Strong franc gloom deepens for exporters

Baumann Springs exports 88% of its products, mostly to the European Union

With the sky-high franc showing no signs of returning to earth, task forces at export-oriented Swiss companies are busily working out ways to tighten belts and stay competitive in the face of the currency crisis. 

This content was published on August 19, 2015 minutes

Baumann Springs is one such small and medium-sized enterprise (SME). Unless it makes changes, the firm calculates it will lose around 10% of its turnover this year while its Swiss operations, based in Ermenswil in canton St Gallen, will run at an operating loss. 

Baumann is not alone among exporters of all sizes that are facing the pinch. Swissmem, the umbrella lobby group for the electrical engineering, metalworking, machine building and precision tools industries, said turnover had fallen 7.1% for its 1,000-plus members in the first half of the year. 

Margins and profits have also declined since the Swiss National Bank (SNB) abandoned its defence of the franc on January 15, and orders are drying up at the most alarming rate since the industry low point of 2009. 

Baumann is in many ways a typical Swissmem member. Employing 1,500 workers worldwide (500 in Switzerland), the company produces custom-made springs for cars, medical devices and electrical goods. It exports 88% of its products, mostly to the European Union, while many of its main competitors are based in lower-cost Germany. 

Hansjürg Hartmann, a member of Baumann’s group management, told that trading conditions this year were harder to get to grips with than in 2009 when the world was in the throes of a post-financial crash economic crisis. 

He explained that 2009 was a global crisis where their competitors were forced to act and adapt; today it is a Swiss problem their competitors do not face. 

"Swiss companies have a margin problem (if they invoice in euros) or competitiveness problem (if they invoice in francs). In 2009 it was a demand problem. Today we need to become much more productive to stay competitive with our international competitors," he said. 

“In 2009 we saw an economic crisis that reduced demand globally. It was relatively straightforward to meet that challenge by restructuring our workforce and production,” he said. 

“Prior to January of this year, we were running at full capacity. But from one day to the next some of our products made 10% to 15% less profit with still the same workload. It is a very foggy environment in which to work because nobody knows what exchange rates will look like in the coming months.” 

Radical move 

Having increased working hours for its Swiss employees earlier this year, Baumann is now analysing its product range, deciding which lines to keep and which to ditch. It has also considering freezing certain planned investments and job hires and taking a close look at the prices it charges to customers.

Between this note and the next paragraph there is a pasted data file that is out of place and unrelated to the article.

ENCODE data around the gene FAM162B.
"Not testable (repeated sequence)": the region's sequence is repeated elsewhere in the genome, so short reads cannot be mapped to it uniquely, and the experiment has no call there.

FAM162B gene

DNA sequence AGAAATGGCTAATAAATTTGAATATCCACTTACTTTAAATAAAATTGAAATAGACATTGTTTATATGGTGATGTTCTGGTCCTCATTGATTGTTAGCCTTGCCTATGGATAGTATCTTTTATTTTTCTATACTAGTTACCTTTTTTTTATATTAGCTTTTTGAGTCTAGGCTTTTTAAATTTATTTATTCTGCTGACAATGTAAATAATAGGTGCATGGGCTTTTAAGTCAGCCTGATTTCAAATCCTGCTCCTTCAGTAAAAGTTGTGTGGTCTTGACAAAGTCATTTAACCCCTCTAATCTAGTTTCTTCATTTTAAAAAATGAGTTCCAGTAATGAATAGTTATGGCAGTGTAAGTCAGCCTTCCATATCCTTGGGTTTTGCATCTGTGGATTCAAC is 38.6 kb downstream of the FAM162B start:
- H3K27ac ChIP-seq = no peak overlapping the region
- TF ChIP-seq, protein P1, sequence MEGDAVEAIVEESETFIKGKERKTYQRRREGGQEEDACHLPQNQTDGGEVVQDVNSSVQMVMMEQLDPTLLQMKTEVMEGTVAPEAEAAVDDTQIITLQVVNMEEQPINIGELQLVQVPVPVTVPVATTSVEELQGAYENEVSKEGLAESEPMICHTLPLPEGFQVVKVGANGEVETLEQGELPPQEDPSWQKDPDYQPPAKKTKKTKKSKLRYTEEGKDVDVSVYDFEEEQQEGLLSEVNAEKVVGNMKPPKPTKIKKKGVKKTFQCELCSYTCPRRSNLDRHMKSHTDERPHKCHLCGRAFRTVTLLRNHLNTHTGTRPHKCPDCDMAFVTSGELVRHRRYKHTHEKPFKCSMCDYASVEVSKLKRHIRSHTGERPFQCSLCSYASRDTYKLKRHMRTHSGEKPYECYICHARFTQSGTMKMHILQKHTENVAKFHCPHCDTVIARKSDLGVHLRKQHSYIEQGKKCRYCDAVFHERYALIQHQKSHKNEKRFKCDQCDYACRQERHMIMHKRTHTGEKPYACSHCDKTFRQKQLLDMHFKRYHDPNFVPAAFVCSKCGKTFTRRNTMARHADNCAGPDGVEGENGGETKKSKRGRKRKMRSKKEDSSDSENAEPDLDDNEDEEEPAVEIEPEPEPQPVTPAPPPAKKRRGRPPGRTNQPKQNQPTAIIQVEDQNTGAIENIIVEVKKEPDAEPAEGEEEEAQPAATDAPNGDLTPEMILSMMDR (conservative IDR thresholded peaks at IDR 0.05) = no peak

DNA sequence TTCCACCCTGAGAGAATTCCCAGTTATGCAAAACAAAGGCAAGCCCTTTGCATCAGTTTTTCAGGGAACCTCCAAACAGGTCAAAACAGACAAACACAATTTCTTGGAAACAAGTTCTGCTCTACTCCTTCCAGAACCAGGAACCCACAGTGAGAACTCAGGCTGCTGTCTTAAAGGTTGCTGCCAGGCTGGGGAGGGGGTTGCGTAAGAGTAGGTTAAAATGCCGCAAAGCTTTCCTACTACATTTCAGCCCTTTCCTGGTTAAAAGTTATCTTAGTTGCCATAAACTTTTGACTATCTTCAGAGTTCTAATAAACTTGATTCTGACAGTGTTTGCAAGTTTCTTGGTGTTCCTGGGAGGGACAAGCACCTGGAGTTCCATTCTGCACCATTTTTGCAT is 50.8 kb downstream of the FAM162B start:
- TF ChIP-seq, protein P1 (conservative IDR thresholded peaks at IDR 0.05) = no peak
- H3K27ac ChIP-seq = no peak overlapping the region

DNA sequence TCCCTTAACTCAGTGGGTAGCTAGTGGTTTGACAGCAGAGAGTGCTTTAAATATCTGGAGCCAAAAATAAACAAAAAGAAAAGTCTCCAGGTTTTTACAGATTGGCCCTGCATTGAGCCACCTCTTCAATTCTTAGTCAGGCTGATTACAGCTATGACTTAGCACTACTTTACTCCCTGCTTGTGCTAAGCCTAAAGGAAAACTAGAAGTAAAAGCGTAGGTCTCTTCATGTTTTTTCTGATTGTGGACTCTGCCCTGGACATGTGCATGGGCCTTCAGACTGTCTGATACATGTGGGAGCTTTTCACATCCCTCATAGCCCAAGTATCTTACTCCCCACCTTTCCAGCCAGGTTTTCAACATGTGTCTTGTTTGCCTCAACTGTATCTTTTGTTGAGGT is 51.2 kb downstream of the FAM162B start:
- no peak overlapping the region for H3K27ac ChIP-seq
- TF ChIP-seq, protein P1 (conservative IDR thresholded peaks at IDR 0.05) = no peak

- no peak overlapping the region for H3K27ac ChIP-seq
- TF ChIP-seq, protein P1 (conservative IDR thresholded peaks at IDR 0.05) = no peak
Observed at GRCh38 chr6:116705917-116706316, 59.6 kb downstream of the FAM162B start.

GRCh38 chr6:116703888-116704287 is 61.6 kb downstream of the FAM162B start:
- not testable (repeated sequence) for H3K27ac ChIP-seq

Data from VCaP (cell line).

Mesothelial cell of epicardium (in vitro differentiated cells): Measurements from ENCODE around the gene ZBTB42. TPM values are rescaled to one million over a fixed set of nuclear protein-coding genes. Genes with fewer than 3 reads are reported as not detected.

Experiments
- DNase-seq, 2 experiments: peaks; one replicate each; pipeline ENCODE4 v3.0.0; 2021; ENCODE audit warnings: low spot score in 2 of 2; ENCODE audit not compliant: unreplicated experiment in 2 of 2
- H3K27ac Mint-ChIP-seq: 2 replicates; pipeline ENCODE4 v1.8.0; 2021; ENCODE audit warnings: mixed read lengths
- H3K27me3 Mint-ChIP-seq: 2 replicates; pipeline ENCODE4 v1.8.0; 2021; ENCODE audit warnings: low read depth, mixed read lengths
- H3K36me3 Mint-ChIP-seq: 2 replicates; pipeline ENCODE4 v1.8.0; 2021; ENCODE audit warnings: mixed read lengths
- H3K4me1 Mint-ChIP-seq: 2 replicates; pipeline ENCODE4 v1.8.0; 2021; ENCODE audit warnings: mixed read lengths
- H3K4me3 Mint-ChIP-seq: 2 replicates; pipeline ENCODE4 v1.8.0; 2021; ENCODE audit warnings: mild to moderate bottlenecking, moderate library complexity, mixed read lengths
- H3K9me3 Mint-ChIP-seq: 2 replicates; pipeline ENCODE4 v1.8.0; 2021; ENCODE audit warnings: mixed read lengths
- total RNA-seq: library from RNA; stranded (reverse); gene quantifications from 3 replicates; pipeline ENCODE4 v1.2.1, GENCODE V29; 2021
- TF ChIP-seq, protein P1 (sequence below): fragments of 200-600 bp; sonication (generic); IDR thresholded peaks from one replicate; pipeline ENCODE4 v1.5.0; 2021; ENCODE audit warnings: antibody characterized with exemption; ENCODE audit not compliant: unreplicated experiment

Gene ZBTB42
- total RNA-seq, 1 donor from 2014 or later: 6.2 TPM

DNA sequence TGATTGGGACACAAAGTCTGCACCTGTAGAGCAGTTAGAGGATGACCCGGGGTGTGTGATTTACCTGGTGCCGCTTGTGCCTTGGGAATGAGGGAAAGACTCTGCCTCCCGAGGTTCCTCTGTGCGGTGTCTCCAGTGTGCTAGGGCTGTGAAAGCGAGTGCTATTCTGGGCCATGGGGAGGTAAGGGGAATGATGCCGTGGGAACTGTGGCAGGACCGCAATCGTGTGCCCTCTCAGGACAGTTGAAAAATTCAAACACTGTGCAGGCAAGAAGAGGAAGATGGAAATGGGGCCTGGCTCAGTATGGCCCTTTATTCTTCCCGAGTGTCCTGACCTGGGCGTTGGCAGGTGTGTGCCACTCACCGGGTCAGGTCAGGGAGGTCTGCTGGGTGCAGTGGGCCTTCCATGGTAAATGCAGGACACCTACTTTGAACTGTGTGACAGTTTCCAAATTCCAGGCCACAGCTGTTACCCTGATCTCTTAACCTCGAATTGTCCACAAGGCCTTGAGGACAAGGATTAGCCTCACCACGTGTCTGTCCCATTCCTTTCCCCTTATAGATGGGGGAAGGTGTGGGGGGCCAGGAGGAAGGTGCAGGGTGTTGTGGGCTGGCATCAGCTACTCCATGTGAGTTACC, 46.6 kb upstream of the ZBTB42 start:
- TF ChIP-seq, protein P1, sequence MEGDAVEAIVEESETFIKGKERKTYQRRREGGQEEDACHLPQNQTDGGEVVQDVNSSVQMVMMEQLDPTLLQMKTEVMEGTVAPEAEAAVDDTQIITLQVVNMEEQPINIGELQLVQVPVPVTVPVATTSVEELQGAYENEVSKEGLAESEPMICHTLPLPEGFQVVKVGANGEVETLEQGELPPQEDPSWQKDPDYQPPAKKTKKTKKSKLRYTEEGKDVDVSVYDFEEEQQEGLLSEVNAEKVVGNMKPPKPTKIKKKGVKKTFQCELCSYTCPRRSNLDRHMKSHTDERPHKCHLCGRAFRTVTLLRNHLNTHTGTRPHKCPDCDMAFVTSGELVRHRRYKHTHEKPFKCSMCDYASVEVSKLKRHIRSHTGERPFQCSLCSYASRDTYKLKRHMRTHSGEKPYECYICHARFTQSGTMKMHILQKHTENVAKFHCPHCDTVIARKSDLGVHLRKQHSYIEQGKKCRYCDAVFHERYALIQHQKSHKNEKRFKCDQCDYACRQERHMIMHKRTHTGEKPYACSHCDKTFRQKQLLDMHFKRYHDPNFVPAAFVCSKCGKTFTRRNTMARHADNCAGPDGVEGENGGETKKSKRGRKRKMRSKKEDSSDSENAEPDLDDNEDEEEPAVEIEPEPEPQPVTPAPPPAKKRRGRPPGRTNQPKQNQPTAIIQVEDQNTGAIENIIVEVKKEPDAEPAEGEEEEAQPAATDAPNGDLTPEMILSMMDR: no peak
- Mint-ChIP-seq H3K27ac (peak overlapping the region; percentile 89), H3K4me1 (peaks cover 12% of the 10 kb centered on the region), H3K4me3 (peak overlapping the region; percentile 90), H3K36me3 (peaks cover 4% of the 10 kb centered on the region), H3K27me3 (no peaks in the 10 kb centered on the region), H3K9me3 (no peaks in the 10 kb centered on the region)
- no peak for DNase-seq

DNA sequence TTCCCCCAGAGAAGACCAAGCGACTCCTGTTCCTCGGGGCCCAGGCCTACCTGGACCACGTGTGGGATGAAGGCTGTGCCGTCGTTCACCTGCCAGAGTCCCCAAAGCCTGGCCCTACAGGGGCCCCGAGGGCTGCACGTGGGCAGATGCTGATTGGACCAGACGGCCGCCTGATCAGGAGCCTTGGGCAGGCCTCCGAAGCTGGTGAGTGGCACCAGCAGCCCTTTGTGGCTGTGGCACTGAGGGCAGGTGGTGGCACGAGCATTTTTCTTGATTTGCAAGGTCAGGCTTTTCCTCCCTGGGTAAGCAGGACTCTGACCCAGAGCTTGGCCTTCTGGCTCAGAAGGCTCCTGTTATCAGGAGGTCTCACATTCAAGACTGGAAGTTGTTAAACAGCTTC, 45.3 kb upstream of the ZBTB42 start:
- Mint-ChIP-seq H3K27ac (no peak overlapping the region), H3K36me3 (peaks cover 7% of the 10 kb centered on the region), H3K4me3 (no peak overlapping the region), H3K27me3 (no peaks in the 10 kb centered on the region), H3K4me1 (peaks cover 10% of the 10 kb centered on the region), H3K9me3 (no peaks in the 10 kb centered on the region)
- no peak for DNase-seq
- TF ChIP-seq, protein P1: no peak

Other options include reorganising management and back office structures and finding new ways of improving production efficiency. Perhaps the most radical potential move is increasing production in sites outside of Switzerland. 

But this last option could prove the most difficult, according to Hartmann. “This is a very complex process. You cannot simply push a button and move parts of production outside Switzerland. Some of the necessary technology and know-how might not exist in other countries. Furthermore relocation of parts need to go through a time consuming and costly approval process by our customers,” he said. 

But more and more Swiss firms are contemplating the relocation of parts of production abroad, according to Swissmem. A recent survey completed by 400 of its members found that 46% either had started this process in the eurozone or were planning to do so. This compares with 34% of firms in January. 

Worrying process 

Swissmem members already employ more people abroad (560,000) than in Switzerland (330,000). 

Continued contraction

Official figures published on Thursday showed that July represented yet another difficult month for Swiss exports, which contracted 7% compared to a year ago.

Among the industries most affected by the contraction were machine-making and electronics (-12%), pharmaceuticals (-6%) and watch making, which experienced its strongest fall in sales abroad in six years, dropping 9% compared to a year ago.

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“The number of people employed abroad has continually grown in the past few years,” Swissmem President Hans Hess said. “This process will continue – even accelerate – because of the strong franc situation.” 

This is a process that worries trade unions and the lobby group Employee Switzerland, which recently expressed concern that Swiss workers might have to pay too high a price for the strong franc effects on industry. 

The organisation called for “investments in workers and innovation rather than job cuts or relocation”. 

The number of people employed by Swissmem members fell from 333,675 at the end of 2014 to 329,173 in the first quarter of this year.

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